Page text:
Saturday, 9:00 AM. 25 degrees F, wind W, calm to very light. The sun rose an hour ago, a weak orange blob far down on the southeastern horizon, that then more or less disappeared as it ascended into the gloom. At present the sky is a mottly amalgam of gray clouds suffused with small patches of blue.
Snow is predicted by late afternoon or evening, continuing into tomorrow, and there may be a considerable accumulation. I have at least managed to round up most of the leftover stuff of summer that got caught out in the first snow storm, and the rain barrels have been put under the porch. We have to make a trip to the recycle center this morning and then I guess we are ready for it.
More about trumpeter swans: reader Bev Volpone, of Monticello, Minnesota, reports that over 2,000 trumpeters winter annually near her home town, which is on the Mississippi River about half way between Minneapolis and St. Cloud. Warm water discharged from a nuclear power plant keeps the river from freezing over at that point and the town has a refuge, Swan Park, from which the birds can be viewed. There are many interesting stories and facts about the swans and the folks who help shelter them. Visit the City of Monticello swan web site, http//www.monticellocci.com/pages/swans. A live web cam is in operation from mid December to March. Bev and her husband sail out of Bayfield during the summer months. Joan, Buddy and I now have a new place to visit on the way to Colorado or Texas, or on a nice weekend getaway.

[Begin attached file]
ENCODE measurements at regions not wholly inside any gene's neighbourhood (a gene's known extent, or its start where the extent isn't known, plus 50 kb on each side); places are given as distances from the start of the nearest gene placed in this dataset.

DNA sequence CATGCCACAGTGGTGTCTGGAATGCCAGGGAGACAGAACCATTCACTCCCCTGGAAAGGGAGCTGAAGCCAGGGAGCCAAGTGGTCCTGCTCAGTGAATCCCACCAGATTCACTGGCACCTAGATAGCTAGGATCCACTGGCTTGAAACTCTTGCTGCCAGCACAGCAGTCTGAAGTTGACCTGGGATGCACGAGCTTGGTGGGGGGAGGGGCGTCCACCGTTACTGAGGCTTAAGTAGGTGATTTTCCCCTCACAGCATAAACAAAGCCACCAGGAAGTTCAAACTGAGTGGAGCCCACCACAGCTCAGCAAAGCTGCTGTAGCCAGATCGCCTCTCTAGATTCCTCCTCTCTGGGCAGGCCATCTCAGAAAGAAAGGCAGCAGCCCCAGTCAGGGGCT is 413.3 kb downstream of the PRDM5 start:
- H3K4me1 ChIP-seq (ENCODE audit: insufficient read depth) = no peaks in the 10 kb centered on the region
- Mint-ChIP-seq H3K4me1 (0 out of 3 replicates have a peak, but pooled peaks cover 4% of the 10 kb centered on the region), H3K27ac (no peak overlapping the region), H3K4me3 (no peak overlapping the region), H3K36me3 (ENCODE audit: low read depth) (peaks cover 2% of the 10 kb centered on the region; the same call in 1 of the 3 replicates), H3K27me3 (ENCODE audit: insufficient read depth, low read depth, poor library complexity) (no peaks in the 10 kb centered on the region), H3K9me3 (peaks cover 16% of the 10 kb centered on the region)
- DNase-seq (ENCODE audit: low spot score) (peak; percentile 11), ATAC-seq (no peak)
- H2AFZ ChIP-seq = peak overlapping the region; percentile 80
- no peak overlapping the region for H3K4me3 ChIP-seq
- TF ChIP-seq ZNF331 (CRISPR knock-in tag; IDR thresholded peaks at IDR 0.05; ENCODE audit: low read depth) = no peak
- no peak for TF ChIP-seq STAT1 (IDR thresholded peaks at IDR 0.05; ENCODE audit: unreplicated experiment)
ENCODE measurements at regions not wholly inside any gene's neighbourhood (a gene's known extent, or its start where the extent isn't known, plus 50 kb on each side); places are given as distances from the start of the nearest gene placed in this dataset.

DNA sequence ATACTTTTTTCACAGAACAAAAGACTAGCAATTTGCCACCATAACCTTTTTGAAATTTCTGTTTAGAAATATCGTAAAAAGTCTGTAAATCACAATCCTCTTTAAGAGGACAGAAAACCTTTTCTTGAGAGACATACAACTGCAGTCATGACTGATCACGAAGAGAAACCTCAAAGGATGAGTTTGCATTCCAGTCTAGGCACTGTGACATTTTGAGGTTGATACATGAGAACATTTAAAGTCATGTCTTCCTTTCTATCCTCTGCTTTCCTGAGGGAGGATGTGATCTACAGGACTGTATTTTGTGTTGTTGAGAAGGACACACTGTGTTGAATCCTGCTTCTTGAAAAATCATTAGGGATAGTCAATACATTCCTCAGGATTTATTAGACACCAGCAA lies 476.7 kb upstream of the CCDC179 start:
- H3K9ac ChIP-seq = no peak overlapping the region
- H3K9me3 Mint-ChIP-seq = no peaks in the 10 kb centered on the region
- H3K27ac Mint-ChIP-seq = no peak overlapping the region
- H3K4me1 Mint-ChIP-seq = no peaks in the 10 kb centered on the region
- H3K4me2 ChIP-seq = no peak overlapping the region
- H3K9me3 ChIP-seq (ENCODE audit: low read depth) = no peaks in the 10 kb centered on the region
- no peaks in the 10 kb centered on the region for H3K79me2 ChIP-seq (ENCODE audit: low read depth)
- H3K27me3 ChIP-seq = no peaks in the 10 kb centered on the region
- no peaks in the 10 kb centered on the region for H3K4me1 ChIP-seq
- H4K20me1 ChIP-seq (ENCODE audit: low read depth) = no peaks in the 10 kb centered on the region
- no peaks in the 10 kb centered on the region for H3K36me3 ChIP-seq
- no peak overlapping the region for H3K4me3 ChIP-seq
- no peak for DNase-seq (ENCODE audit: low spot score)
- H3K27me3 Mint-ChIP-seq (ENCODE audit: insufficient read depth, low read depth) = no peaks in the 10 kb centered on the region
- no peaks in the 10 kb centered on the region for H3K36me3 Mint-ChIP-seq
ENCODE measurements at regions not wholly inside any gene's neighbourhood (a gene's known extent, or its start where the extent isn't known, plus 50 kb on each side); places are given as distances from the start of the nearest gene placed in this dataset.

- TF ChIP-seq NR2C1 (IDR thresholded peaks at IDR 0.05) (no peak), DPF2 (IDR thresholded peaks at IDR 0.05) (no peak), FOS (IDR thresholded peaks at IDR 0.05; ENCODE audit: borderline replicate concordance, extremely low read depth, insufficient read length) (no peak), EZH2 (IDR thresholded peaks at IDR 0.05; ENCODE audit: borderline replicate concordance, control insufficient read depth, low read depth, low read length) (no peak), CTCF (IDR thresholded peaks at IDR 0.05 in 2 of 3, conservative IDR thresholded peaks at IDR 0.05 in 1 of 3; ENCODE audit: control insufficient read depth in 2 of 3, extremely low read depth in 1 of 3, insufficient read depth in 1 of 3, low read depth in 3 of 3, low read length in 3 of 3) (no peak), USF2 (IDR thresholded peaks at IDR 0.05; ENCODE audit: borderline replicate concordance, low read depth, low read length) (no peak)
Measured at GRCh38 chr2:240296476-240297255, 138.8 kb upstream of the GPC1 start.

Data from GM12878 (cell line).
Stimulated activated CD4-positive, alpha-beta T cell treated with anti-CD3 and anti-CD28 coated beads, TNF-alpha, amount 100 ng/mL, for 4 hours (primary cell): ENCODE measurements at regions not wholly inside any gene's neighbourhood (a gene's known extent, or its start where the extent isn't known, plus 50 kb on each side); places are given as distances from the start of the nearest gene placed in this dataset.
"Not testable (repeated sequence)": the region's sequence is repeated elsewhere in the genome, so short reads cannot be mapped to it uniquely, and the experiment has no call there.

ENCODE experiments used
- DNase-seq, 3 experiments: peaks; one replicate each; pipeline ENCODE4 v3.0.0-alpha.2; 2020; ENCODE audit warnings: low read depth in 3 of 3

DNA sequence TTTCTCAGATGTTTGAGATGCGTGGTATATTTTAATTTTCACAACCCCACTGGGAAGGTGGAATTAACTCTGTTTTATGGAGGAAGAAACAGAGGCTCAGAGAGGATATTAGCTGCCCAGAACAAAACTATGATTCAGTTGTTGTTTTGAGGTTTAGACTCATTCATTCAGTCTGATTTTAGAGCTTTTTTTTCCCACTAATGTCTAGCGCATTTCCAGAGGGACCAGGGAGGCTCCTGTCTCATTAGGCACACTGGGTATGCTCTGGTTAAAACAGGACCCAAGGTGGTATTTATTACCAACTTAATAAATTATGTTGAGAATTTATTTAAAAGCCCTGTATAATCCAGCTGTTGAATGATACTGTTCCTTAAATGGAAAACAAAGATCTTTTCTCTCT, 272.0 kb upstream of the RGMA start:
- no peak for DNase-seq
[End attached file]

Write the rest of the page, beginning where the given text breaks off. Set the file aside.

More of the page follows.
Buddy may well get a cramp while trying to point 2,000 trumpeter swans through the window of the truck. What's a poor dog to do?